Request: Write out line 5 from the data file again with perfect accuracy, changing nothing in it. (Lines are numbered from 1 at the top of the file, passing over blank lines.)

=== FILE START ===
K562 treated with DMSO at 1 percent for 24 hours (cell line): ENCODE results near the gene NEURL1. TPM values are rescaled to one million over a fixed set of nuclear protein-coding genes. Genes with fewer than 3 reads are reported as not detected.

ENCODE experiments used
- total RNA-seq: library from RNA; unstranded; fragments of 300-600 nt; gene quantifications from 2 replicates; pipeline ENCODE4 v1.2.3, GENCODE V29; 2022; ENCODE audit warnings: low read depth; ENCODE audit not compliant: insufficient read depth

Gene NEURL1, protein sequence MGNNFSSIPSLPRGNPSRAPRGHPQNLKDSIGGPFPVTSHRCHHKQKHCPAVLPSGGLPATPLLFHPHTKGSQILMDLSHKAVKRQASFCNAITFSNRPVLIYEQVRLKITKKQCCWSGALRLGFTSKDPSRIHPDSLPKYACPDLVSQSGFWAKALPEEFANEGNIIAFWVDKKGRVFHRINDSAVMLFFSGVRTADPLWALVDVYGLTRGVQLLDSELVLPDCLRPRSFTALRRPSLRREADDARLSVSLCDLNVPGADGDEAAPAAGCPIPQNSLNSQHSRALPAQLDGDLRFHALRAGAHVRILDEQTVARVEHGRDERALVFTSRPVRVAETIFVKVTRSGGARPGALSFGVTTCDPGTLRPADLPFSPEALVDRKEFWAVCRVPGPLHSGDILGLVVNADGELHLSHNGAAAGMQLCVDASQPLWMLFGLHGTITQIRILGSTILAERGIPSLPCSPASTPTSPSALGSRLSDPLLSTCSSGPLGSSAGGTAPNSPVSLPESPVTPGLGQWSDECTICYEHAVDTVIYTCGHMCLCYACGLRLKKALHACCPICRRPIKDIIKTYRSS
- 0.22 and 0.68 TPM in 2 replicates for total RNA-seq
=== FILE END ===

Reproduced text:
- 0.22 and 0.68 TPM in 2 replicates for total RNA-seq